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Stroke includes two main types, hemorrhagic and ischemic. Both types of stroke can cause acute seizures at the time of the acute event, as well as epilepsy as a long-term complication. In the elderly, cerebrovascular disease and stroke are the most common cause of acute seizures and epilepsy.

Clinical context

The clinical presentation of stroke depends on the extent and location of the haemorrhage and/or ischemia, age, and underlying cause. Acute seizures typically occur in the first 24 hours of the stroke. Acute management centers both on management of seizures, and also management of the stroke. If epilepsy occurs as a post-stroke complication, there is typically a latent period, and then re-emergence of seizures 6-12 months following the stroke. Cognitive and neurological impairments may occur as a consequence of the stroke.

Congenital stroke

Stroke may occur prenatally or perinatally, with middle cerebral artery distribution stroke being common due to the nature of stroke etiologies in this age group. Infants may present with hemiplegia, which may only be diagnosed as development progresses and asymmetric motor function is recognized, such as early hand preference. Seizures may be the presenting symptom, and may have onset in the neonatal period or later. Because of the middle cerebral artery territory involvement, seizures with focal features that relate to sensori-motor cortex occur. Epileptic spasms occur in around one third of patients, generally responding to medication.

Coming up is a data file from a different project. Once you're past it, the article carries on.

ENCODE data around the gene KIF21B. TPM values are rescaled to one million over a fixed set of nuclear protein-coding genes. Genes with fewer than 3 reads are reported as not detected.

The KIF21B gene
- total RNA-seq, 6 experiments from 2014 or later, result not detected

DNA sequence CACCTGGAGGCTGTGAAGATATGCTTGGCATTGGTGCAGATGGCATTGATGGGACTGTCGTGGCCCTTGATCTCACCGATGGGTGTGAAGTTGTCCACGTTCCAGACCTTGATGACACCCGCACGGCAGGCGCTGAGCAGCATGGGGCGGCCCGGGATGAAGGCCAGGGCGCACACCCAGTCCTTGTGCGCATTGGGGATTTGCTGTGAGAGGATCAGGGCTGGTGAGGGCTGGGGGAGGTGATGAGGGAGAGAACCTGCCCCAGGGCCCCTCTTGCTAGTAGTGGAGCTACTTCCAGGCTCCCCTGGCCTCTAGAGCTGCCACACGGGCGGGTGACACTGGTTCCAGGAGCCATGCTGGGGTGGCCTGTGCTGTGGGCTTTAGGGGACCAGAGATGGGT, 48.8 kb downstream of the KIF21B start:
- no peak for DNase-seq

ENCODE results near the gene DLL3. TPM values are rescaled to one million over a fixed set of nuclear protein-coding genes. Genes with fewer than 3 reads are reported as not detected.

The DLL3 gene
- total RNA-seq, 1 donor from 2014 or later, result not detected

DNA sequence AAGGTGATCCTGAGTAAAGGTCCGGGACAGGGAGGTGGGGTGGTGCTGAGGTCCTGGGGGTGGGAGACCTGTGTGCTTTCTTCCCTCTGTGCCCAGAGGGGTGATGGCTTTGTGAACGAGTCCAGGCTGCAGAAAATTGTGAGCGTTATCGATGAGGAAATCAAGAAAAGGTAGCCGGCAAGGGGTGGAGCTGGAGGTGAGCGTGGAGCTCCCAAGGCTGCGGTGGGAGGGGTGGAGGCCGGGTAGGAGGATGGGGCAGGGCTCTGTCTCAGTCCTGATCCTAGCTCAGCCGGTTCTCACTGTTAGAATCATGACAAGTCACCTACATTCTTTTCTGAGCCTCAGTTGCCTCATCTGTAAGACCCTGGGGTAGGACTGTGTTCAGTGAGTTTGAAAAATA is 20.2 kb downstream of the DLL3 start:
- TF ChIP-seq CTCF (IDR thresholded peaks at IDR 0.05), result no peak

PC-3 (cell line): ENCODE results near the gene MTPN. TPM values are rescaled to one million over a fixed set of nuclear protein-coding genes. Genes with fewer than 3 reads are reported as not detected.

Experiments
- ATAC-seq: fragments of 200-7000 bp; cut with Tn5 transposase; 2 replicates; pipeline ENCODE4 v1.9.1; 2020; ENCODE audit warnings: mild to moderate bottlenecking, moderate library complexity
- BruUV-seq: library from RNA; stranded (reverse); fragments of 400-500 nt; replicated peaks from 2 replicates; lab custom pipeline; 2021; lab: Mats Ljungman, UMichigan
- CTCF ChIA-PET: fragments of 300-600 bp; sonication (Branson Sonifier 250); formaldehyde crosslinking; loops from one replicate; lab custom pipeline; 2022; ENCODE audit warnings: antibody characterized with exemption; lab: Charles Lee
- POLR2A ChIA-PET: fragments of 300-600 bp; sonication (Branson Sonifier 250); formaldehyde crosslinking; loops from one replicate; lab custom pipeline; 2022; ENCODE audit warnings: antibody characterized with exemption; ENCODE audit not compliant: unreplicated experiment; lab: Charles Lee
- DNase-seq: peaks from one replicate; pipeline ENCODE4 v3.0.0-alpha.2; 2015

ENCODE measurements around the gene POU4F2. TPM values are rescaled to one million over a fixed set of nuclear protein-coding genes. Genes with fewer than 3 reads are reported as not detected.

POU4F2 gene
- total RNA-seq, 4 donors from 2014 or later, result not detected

CAUTION developmental and cognitive outcome may be worse in children with uncontrolled seizures in early life, especially if epileptic spasms or generalized seizure types appear, therefore proactive seizure control is important, this may include epilepsy surgery if seizures are not controlled with medication.

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